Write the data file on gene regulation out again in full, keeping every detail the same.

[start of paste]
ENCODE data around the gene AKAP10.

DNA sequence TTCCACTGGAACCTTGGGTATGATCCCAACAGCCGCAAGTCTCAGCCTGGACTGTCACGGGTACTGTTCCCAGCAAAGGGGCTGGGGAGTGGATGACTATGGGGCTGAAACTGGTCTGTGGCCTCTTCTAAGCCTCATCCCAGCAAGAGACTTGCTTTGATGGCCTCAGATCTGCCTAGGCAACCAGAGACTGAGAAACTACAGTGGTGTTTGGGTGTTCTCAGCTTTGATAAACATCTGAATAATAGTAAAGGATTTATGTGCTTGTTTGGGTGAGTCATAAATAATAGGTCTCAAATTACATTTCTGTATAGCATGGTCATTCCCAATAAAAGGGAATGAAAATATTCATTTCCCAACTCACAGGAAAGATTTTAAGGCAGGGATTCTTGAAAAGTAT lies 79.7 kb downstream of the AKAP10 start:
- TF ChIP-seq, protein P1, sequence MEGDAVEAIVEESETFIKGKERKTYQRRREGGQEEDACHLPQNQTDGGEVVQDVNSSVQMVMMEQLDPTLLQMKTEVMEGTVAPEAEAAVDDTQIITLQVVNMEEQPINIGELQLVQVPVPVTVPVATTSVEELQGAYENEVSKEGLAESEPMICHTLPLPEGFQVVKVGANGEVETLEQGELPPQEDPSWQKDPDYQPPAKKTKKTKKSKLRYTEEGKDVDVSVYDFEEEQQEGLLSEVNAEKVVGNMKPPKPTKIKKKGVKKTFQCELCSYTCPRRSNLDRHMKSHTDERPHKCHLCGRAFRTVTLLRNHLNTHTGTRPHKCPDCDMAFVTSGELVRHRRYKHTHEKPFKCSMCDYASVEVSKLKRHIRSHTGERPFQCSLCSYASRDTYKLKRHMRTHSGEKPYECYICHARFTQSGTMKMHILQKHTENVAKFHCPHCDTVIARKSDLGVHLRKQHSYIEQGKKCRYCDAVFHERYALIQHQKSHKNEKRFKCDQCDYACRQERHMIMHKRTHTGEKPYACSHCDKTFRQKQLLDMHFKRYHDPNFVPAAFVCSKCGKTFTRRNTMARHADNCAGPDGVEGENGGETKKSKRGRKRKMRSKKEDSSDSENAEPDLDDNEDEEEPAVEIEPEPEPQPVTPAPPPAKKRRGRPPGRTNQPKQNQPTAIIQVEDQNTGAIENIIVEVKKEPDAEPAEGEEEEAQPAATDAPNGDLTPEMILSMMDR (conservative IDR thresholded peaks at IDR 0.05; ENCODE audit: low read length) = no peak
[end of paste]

ENCODE data around the gene AKAP10.

DNA sequence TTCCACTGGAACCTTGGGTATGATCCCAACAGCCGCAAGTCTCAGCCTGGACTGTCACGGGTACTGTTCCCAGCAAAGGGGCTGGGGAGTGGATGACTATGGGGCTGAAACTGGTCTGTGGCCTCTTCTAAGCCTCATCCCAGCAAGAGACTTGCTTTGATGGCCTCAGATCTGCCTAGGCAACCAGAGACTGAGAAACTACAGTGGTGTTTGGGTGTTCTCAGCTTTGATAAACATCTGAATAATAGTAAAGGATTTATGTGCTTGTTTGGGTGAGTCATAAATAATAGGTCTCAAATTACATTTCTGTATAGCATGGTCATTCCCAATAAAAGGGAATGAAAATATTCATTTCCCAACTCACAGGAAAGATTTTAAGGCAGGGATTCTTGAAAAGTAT lies 79.7 kb downstream of the AKAP10 start:
- TF ChIP-seq, protein P1, sequence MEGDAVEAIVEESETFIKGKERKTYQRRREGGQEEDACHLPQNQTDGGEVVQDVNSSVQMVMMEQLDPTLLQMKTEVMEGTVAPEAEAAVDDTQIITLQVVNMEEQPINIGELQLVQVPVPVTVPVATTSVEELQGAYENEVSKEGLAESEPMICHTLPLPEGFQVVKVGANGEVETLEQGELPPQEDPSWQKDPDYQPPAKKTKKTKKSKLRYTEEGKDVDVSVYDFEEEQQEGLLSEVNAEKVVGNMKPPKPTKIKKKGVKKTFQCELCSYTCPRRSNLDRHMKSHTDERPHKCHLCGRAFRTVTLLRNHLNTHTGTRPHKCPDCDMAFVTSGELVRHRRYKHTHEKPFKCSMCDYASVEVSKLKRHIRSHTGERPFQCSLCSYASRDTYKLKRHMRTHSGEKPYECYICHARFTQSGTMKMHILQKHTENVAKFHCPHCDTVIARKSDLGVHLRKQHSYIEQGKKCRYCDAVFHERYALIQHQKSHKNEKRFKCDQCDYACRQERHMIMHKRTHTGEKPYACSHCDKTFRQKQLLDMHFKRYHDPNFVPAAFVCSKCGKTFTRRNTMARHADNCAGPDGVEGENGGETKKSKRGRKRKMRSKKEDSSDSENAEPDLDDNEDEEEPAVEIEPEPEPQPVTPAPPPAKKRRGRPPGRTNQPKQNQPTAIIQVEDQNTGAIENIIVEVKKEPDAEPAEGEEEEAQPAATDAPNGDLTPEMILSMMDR (conservative IDR thresholded peaks at IDR 0.05; ENCODE audit: low read length) = no peak